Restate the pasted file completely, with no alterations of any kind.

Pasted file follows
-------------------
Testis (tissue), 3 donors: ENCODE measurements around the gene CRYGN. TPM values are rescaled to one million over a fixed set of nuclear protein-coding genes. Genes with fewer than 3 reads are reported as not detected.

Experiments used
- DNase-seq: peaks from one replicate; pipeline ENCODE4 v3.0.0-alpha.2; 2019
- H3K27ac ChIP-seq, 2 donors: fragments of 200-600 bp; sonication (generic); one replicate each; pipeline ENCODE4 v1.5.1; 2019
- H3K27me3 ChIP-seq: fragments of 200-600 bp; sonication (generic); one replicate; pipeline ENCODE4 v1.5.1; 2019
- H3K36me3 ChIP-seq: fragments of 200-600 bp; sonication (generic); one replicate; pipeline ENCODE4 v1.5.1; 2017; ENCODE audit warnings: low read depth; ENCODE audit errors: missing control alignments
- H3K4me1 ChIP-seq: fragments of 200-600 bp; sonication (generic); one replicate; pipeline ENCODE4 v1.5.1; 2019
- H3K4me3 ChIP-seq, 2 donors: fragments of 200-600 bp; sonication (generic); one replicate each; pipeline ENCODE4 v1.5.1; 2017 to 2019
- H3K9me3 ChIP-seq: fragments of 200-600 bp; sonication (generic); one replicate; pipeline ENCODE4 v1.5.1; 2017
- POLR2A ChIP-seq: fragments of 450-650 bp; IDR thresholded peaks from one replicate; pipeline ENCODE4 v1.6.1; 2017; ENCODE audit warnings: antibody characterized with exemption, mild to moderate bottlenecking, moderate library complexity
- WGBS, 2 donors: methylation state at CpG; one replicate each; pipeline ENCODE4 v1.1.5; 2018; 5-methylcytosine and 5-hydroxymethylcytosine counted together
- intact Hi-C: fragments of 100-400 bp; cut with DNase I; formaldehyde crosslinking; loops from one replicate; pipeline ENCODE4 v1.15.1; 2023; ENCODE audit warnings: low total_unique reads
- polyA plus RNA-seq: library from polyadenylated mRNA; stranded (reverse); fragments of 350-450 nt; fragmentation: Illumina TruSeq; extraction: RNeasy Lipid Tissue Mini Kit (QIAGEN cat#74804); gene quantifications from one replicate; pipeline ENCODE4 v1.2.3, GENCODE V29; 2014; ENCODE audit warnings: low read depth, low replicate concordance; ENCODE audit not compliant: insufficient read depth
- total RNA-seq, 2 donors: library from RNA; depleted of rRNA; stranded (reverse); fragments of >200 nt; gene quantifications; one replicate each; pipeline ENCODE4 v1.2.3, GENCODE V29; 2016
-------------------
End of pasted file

Testis (tissue), 3 donors: ENCODE measurements around the gene CRYGN. TPM values are rescaled to one million over a fixed set of nuclear protein-coding genes. Genes with fewer than 3 reads are reported as not detected.

Experiments used
- DNase-seq: peaks from one replicate; pipeline ENCODE4 v3.0.0-alpha.2; 2019
- H3K27ac ChIP-seq, 2 donors: fragments of 200-600 bp; sonication (generic); one replicate each; pipeline ENCODE4 v1.5.1; 2019
- H3K27me3 ChIP-seq: fragments of 200-600 bp; sonication (generic); one replicate; pipeline ENCODE4 v1.5.1; 2019
- H3K36me3 ChIP-seq: fragments of 200-600 bp; sonication (generic); one replicate; pipeline ENCODE4 v1.5.1; 2017; ENCODE audit warnings: low read depth; ENCODE audit errors: missing control alignments
- H3K4me1 ChIP-seq: fragments of 200-600 bp; sonication (generic); one replicate; pipeline ENCODE4 v1.5.1; 2019
- H3K4me3 ChIP-seq, 2 donors: fragments of 200-600 bp; sonication (generic); one replicate each; pipeline ENCODE4 v1.5.1; 2017 to 2019
- H3K9me3 ChIP-seq: fragments of 200-600 bp; sonication (generic); one replicate; pipeline ENCODE4 v1.5.1; 2017
- POLR2A ChIP-seq: fragments of 450-650 bp; IDR thresholded peaks from one replicate; pipeline ENCODE4 v1.6.1; 2017; ENCODE audit warnings: antibody characterized with exemption, mild to moderate bottlenecking, moderate library complexity
- WGBS, 2 donors: methylation state at CpG; one replicate each; pipeline ENCODE4 v1.1.5; 2018; 5-methylcytosine and 5-hydroxymethylcytosine counted together
- intact Hi-C: fragments of 100-400 bp; cut with DNase I; formaldehyde crosslinking; loops from one replicate; pipeline ENCODE4 v1.15.1; 2023; ENCODE audit warnings: low total_unique reads
- polyA plus RNA-seq: library from polyadenylated mRNA; stranded (reverse); fragments of 350-450 nt; fragmentation: Illumina TruSeq; extraction: RNeasy Lipid Tissue Mini Kit (QIAGEN cat#74804); gene quantifications from one replicate; pipeline ENCODE4 v1.2.3, GENCODE V29; 2014; ENCODE audit warnings: low read depth, low replicate concordance; ENCODE audit not compliant: insufficient read depth
- total RNA-seq, 2 donors: library from RNA; depleted of rRNA; stranded (reverse); fragments of >200 nt; gene quantifications; one replicate each; pipeline ENCODE4 v1.2.3, GENCODE V29; 2016